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Saint Nicholas Archbishop of Myra

Filed in Articles by on December 4, 2011 0 Comments • views: 2684

Santa Claus is synonymous with the culture of Christmas, but before the common image of a fat man in read coat guzzling down Coca-Cola, he was a real man known as Saint Nicholas of Myra. He taught the Gospel simply, so ordinary people understood, and he lived out his faith and devotion to God in helping the poor and all in need. He was such a devoted and holy bishop that, much like Mother Teresa, people regarded him as a saint while he was still alive. There are more churches named after St. Nicholas than any other saint with the possible exception of the Virgin Mary. More than 2,000 churches are named after him, including three hundred in Belgium, thirty-four in Rome, twenty-three in the Netherlands and more than four hundred in England. Amongst many other things, he is the patron saint of sailors and in the Greek world sailors still wish one another safe voyages with the words, “May St. Nicholas hold the tiller.”

Saint Nicholas was born in the third century around 275 AD in Patara, a village on the southeast Lycian coast on the Mediterranean Sea in what is now Turkey. There existed in Patara an early Christian community which was likely started by the Apostle Paul when he and Luke were there on Paul’s third missionary journey to Tyre in the first century. Three miles from Patara is the capital of Lycia called Myra, which was the seat of a bishopric founded by St. Nicander.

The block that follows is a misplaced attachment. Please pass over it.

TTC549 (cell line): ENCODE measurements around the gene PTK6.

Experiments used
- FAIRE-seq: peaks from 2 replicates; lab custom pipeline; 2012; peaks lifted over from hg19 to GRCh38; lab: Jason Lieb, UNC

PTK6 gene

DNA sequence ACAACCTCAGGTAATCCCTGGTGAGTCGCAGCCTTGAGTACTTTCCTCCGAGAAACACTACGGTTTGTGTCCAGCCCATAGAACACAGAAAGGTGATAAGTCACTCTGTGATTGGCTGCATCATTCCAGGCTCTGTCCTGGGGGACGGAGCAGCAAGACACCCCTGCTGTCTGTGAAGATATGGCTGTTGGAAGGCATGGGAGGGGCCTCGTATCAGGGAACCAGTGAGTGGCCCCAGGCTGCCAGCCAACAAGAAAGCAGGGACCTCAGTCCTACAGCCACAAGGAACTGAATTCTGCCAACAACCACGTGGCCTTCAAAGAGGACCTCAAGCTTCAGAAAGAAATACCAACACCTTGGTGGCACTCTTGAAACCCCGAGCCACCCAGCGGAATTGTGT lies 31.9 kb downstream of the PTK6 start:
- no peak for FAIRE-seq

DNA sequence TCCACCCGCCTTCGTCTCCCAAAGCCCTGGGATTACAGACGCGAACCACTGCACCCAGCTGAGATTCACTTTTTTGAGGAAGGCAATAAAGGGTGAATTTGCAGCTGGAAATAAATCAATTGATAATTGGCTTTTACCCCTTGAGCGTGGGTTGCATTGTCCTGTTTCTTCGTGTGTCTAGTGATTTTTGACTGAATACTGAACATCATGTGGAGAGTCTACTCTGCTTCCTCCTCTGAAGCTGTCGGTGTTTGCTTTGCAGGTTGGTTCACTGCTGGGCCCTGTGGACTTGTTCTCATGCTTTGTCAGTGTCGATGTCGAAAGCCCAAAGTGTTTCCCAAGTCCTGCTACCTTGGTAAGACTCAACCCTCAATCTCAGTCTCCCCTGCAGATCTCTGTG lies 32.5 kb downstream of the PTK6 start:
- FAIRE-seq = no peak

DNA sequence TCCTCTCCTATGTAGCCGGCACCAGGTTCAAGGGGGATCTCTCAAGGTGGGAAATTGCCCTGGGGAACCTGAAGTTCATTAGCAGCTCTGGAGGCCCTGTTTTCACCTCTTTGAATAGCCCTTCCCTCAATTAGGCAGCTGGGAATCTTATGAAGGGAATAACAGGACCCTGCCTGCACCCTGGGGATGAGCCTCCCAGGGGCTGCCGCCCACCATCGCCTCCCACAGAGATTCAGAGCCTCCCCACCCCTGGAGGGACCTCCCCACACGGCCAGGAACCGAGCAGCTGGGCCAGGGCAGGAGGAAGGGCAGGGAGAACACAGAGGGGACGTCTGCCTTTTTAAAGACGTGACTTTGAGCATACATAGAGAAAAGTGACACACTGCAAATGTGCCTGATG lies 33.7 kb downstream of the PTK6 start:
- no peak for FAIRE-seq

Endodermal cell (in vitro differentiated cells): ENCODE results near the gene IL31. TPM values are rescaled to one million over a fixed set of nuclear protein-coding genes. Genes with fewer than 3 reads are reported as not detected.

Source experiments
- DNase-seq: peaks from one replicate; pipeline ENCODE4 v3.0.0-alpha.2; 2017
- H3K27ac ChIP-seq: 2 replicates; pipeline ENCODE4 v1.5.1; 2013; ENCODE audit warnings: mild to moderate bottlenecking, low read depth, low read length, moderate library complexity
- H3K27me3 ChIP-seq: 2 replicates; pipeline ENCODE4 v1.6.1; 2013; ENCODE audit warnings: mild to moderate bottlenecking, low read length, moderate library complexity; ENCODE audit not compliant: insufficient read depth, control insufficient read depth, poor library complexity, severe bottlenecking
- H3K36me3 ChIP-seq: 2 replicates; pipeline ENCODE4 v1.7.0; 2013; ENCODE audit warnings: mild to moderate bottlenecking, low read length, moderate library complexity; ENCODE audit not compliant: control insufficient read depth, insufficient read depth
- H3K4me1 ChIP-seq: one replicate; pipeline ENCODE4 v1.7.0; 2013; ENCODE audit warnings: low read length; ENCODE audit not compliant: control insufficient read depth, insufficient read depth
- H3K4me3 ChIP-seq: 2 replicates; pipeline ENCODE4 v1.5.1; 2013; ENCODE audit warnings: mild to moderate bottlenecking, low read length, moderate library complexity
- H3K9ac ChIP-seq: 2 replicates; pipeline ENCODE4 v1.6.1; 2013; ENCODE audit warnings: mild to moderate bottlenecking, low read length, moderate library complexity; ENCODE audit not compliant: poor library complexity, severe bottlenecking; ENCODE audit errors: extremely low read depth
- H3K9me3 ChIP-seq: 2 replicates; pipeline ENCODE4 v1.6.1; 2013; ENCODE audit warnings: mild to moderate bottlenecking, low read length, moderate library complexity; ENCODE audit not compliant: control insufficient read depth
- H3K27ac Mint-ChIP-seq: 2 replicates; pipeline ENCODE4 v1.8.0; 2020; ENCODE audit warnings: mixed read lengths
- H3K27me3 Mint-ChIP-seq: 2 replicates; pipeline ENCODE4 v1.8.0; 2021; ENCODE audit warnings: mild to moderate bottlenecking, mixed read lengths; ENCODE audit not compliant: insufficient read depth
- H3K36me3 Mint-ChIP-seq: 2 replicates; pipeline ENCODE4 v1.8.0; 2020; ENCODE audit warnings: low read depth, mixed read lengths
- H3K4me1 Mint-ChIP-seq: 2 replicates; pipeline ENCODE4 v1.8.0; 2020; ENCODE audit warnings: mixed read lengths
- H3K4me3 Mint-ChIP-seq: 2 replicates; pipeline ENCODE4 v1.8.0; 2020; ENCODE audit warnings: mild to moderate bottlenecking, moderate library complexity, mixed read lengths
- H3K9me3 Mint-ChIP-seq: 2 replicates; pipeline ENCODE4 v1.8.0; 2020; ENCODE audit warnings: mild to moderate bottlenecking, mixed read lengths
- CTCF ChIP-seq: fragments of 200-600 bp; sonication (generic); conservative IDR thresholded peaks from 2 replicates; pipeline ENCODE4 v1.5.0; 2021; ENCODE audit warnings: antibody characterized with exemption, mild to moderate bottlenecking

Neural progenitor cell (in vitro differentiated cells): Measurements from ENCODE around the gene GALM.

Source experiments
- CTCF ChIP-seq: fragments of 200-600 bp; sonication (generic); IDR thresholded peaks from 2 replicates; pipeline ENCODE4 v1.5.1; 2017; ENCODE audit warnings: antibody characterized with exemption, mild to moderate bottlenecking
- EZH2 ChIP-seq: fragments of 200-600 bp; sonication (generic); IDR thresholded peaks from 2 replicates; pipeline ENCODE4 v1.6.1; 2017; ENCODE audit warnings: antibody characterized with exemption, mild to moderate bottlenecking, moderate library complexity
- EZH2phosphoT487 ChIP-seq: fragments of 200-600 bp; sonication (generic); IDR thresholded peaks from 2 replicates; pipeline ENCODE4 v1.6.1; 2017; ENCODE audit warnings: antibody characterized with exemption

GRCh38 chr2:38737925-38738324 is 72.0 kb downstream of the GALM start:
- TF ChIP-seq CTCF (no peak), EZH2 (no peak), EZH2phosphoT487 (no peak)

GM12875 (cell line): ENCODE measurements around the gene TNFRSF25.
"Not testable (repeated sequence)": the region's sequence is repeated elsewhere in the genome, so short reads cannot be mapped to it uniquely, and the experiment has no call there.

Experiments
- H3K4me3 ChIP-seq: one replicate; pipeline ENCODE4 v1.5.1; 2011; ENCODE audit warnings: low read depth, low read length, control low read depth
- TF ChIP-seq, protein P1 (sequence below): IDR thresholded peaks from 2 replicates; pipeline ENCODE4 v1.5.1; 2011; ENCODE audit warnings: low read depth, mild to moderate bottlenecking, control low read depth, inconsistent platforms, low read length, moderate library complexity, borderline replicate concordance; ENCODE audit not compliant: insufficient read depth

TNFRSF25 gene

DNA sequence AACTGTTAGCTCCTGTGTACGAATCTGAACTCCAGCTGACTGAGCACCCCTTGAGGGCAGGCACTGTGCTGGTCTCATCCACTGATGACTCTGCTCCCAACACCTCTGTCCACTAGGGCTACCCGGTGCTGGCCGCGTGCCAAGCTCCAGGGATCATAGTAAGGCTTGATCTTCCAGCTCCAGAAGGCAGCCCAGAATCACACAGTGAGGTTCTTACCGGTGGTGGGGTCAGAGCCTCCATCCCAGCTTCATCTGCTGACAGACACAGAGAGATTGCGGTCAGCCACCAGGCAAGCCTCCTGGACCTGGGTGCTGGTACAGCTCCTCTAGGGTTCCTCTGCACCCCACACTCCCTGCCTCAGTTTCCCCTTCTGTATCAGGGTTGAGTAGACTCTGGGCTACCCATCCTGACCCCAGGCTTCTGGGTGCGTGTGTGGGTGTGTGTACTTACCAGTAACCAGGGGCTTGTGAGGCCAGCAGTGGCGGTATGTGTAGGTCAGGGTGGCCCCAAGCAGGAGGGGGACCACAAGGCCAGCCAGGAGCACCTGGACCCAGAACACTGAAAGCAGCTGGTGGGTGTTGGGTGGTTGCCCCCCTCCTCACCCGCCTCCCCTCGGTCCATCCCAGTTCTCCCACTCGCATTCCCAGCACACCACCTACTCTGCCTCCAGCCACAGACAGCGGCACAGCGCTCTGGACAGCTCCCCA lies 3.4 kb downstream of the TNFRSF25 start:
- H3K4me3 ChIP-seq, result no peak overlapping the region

Nicholas was brought up by pious and virtuous parents, his father Epiphanes and his mother Johane, who had been practicing Christianity for several generations and taught him to study the Scriptures at a young age. Nicholas’s parents were relatively wealthy business owners; some say that they managed a fishing fleet. His parents died during a plague while he was still young, leaving him with a substantial fortune. Michael the Archimandrite wrote The Life of Saint Nicholas in the first half of the 9th century. Here he writes about how Saint Nicholas asked God for direction:

“Make known to me, Lord, the path upon which I am to journey, because to You I have lifted my soul from all triviality and worldly lowliness.” (Psalm 143.8). He seemed to hear God, as it were, speaking clearly through the holy prophet David: “Even if wealth abounds, do not surrender your heart” (Psalm 62.11). And similarly the author of Proverbs plainly teaches: “Let almsgiving and acts of faith not abandon you, but fasten them around your neck and you will find grace” (Proverbs 3.3) as well as “That person benefits his soul, who has pity on the destitute and those who happen to be poor in their livelihood.” (Proverbs 11.17). Nicholas did not cease to continually hand over his abundance — to store it up in the secure treasure-houses of heaven.”